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Sisyphus: The Myth: Episodes 11-12 Review

Ahhhh this show. How can we be down to a mere 72 hours until the Apocalypse? 😱 Also, how can I gather all my scattered thoughts and pin them down to a coherent body, fixed in time? (Spoiler: not coherent, a LOT of words.)

First things first, though: that OST you’ve all been waiting for is heeeeere:


Okay, let’s start at the beginning, with A for AGNES:

  1. I KNEW IT, AGNES. Like, as soon as I saw her backlit silhouette, I got a little shiver down my spine and knew she would turn out to be Future Seo-jin. How crazy was that!!

  2. Also there’s something about her face now that always looks like she’s lying, even when she’s (potentially) not. But I’m still not 100% sure that the latest Agnes is to be trusted.

  3. Also, is her Agnes-ness in any way a reference to another time-travelling Agnes? Specifically of the Nielsen clan? (Probably not, and probably only I know what I am talking about. 😅)

  4. Is she still in love with Tae-sul? Who really broke up with whom? No, really, real question. We don’t actually know.

  5. It also doesn’t actually matter, actually.

And also actually, there’s no need to dwell any longer on Seo-jin. Not when we have Sigma and Seo-hae and all the other good stuff.

This week’s episodes feel very different from last week’s, not in a bad way—last week was full of action, big moments, big drama and the literal Apocalypse, the focus of this week shifts to the inward, both in terms of mood (introspective) and metaphysics, in the almost transcendental experience of their disembodied journeying through time. I don’t feel quite ready to put my thoughts to words on that yet, so let me circle back.

Oh let’s talk about circles! We’ve talked in our last few reviews about how assured the show is in knowing its story. I really really enjoy how as it has gone on, it has revealed quite a specific kind of ring structure in the way it handles its narrative rather than with a linearly progressing story. We started at the beginning, and at the end: points A and Z. And as the show goes on, we work towards the centre—B to Y, C to X, D to W, and so on. Here is a VERY BAD non-artist’s attempt to diagram how to understand the narrative structure of Sisyphus:

I tried to do this in Paint and it was worse. So here. Have this instead. 😂

And at the centre is the Apocalypse: the end of everything—and the beginning. And as in nuclear fission, the bomb at the heart of this show explodes when you forcibly separate two things that exist together (even if their existence together is impossible). Yes, I’m talking Tae-sul and Seo-hae 😭

But let’s talk about Sigma first, and I am NOT going to get ahead of myself:

  1. I was looking for Sigma to be someone we already knew, and the idea of him being Jae-sun (can I just call you Sun now??) was as alluring as it was appalling.

  2. But then I had a sudden thought, three minutes into Episode 11:

  3. What if Sigma was…Tae-sul? WHAT IF, OMG

  4. That would make a sick sort of sense and it TOTALLY BLEW MY MIND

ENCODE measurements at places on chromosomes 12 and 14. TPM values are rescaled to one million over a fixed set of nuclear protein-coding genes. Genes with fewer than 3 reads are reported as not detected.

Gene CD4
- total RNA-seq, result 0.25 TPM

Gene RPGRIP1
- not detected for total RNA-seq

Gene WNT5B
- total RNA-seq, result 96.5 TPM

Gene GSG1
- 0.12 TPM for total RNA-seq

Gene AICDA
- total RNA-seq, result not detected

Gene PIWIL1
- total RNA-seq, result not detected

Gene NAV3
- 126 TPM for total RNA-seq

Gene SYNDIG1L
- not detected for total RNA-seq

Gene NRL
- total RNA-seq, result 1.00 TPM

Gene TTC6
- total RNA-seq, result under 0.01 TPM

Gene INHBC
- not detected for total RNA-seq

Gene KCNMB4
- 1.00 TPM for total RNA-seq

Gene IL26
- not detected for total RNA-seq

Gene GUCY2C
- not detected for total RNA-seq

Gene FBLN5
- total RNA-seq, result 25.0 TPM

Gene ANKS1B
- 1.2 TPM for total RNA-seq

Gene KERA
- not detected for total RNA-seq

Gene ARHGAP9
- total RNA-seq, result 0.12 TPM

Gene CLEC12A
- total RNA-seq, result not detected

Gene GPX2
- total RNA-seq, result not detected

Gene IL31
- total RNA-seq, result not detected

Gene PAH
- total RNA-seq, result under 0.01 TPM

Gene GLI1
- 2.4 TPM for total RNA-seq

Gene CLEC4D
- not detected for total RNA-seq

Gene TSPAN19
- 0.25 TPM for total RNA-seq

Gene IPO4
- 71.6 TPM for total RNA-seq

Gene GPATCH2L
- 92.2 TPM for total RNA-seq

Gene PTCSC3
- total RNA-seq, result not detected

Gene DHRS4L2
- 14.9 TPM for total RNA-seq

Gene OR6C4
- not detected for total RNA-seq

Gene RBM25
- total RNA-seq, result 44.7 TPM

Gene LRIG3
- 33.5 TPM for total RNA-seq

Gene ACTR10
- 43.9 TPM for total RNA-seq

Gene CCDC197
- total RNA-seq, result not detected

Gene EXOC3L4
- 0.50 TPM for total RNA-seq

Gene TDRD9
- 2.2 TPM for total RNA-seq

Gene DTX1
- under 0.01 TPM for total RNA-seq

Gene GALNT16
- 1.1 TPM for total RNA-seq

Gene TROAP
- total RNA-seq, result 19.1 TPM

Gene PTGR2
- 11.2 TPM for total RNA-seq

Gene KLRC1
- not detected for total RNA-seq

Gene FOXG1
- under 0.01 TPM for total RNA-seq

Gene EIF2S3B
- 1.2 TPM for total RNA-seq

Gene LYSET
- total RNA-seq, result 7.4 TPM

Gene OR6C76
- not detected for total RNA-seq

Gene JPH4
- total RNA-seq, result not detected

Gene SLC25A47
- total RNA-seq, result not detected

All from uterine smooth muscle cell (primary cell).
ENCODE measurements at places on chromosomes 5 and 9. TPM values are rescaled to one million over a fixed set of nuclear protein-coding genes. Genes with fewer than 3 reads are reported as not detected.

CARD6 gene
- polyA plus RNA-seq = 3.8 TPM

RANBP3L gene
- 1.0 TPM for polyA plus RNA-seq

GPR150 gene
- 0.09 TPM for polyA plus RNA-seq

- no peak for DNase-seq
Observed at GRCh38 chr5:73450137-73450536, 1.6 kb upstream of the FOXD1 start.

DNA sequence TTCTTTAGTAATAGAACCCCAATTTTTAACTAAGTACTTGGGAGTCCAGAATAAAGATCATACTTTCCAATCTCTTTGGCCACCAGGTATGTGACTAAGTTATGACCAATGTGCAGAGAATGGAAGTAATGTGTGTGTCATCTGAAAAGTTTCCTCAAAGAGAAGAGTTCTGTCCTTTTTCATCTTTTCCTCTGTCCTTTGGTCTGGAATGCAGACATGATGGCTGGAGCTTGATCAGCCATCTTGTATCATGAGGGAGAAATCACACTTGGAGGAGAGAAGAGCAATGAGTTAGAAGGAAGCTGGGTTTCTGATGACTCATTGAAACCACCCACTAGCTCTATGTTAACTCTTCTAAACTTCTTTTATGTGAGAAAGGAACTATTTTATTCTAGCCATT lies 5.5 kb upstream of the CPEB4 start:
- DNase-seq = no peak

5. (This has happened before in a different show. If you know the show I am talking about, you will understand exactly what and who I mean.)

  6. Except it was also totally scuppered by the end of Episode 12. 😂

  7. But at least I had the experience of thinking that, if only for an hour.

Part of why I thought this could be the case comes from how Sigma interacts with Tae-sul. It’s not his manic glee (though that’s there), but it’s in the way every single one of his interactions, near or distant, are about pushing Tae-sul to choose between saving Seo-hae or saving the world, which we see most recently in the amusement park of last episode, and the orphanage this week.

When he puts a gun into Tae-sul’s hand and tells him, “Shoot me,” I can’t lie, I want him to. And while I understand why he doesn’t, I also don’t understand at all. (And given what we learn about him at the end of this week, just choosing to kill him seems even more callous and tragic.) And Sigma asks him: why shouldn’t the world end?

  1. And actually that’s a really great question, especially given how chillingly true his follow-up is: that if you were to give anyone on the street the choice to hit the red button on nukes, so many of them would. That is true. Like, without any data on it, I feel like it’s something we all know in our bones.

  1. And that’s dark. Like, people would press that button out of pure spite. And then they would regret it, like the Leopards Eating People’s Faces Party or Brexit.

  2. Sigma’s monologues are really great. Horrible, but incisive and with enough truth to them that you feel a bit gutted by it:

“You just pressed the nuclear button. I bet this was your train of thought: If you kill me, my buddies here will kill you. (…) You won’t be able to get the cure. So that girl will die too. You made a choice that will end the world just because of a girl. But don’t beat yourself up too much. That’s just how people are. Even if everyone were to die, they’d still put themselves, their families, and money first. (…) I gave everyone a chance, but not a single person chose to save the world. I’ll be honest with you. I really don’t care about the future. I mean, why would I? You folks call me despicable, but you’re the despicable ones.”
  1. So is Sigma really evil, or is he just a mirror of the selfish instincts we all carry? It’s an interesting thematic question to think about when you put it alongside what Agnes/Future Seo-jin says about the future being a mirror of the past.

  2. But he’s also backlit like a medieval Italian vampire, so I don’t know how seriously I can take him.